Demonstrating that signals could travel from the earth to the moon and back was proof of concept for the idea of what is known as Earth-Moon-Earth (EME), or “moonbounce” communication. Following the success of the project, the US Navy set out to explore the implications and applications of this form of communication - the idea of a reliable, secure EME scheme. The first major milestone to this Passive Moon Relay project happened on July 24, 1954, where voice was successfully transmitted from Stump Neck, Maryland to Washington, DC. Following this success, on November 20, 1955, transmissions were sent to San Diego, California and soon after to Wahiawa, Hawaii. The system in its completed state began seeing use in 1960 and was expanded to accommodate ship-to-shore transmissions. In the later 1960s the system became obsolete due to the advent of artificial satellites in orbit to serve the same purpose.

Radar Astronomy Before 1946, scientists observed the universe using large passive radio telescopes that caught and recorded radio waves emanating from the universe outside the earth’s atmosphere. This technique of passive reception was part of a field known as radio astronomy. Following the success of Project Diana, scientists had access to what is known as radar astronomy. Unlike radio astronomy, this technique is an active observation by reflecting microwaves off objects and analyzing the reflected signal, in the same manner as Project Diana had done with the moon.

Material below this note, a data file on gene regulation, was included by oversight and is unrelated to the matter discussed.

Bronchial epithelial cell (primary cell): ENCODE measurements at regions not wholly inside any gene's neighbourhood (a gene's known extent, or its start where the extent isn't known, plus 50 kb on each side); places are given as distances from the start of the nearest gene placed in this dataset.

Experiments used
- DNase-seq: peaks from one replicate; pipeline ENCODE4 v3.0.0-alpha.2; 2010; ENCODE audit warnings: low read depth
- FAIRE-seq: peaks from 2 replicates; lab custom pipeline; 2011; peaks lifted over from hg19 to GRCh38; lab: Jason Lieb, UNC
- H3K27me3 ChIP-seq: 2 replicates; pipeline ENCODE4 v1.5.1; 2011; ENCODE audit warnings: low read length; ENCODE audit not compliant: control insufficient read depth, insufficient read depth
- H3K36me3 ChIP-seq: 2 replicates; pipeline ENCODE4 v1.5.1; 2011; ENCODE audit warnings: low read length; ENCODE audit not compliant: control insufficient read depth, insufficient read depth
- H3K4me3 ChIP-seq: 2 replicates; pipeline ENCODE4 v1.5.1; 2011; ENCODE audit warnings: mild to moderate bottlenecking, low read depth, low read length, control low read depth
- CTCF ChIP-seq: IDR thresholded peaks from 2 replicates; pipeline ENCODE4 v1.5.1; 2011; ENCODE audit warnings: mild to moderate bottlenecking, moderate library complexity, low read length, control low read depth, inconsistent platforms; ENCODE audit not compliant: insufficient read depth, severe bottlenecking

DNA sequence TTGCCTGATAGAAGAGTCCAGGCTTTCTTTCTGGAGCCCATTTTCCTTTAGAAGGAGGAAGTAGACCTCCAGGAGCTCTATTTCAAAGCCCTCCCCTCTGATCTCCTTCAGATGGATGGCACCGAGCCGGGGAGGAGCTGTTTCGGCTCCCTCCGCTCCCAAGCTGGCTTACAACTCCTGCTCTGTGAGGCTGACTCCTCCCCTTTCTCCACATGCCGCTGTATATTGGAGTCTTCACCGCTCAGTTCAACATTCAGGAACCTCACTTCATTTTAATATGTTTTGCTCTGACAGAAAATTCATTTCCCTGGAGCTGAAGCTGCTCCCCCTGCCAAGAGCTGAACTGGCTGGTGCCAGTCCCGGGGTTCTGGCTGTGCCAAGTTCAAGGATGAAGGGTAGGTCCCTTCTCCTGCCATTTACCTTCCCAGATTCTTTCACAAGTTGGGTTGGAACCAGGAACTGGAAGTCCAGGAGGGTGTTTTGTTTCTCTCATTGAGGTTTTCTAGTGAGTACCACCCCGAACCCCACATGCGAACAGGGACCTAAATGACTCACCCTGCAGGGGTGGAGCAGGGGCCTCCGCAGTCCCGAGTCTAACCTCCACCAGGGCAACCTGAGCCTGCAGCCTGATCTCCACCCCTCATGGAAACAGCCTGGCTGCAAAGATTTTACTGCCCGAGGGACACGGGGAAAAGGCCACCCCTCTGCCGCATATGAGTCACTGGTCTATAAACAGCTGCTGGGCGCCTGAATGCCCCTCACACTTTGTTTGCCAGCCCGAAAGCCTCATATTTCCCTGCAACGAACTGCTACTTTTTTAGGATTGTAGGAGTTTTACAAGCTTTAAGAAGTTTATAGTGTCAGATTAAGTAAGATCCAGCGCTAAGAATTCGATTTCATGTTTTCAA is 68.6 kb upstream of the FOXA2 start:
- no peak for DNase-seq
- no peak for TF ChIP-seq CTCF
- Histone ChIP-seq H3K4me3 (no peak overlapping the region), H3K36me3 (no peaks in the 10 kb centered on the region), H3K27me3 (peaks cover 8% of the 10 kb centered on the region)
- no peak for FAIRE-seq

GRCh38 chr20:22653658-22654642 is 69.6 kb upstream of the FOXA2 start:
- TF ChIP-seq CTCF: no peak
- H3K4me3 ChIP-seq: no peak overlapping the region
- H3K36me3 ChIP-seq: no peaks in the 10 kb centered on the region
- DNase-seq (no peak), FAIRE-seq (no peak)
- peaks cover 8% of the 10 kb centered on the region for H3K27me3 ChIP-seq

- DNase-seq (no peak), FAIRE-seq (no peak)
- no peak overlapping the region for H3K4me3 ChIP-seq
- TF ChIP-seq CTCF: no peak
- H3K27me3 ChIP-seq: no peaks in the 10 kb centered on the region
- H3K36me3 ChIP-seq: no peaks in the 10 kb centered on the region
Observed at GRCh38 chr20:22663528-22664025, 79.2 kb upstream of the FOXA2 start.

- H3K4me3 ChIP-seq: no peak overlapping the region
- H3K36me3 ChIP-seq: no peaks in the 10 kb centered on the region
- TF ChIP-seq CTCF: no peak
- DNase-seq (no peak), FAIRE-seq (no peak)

Radar astronomy has many advantages over previous forms of observation. The ability to control and measure the source of the transmission allowed scientists to extract information that was difficult to obtain before, such as composition and relativistic data. Since 1946, this technique has been used to gather a wealth of data about the geological and dynamic properties of many of the planets, moons, and asteroids that orbit our sun. Additionally, it has been used to determine the length of the Astronomical Unit (AU) and the scale of the solar system itself.

Space Age The success of the project became a symbol that lead to the beginning of the Space Age for the United States. Days after the success of the project, the New York Times commented that "somehow ... the moon and all the heavenly bodies become more real ... more than a guide to navigators and an inspiration to poets ... tangible objects to which we can reach out." For the first time in its history, the US was able to “touch the stars” so to speak, where it could communicate with objects and potential beings well outside of its grasp up until that point. With this new found reach from a communications perspective, the US sought to extend that to a physical presence.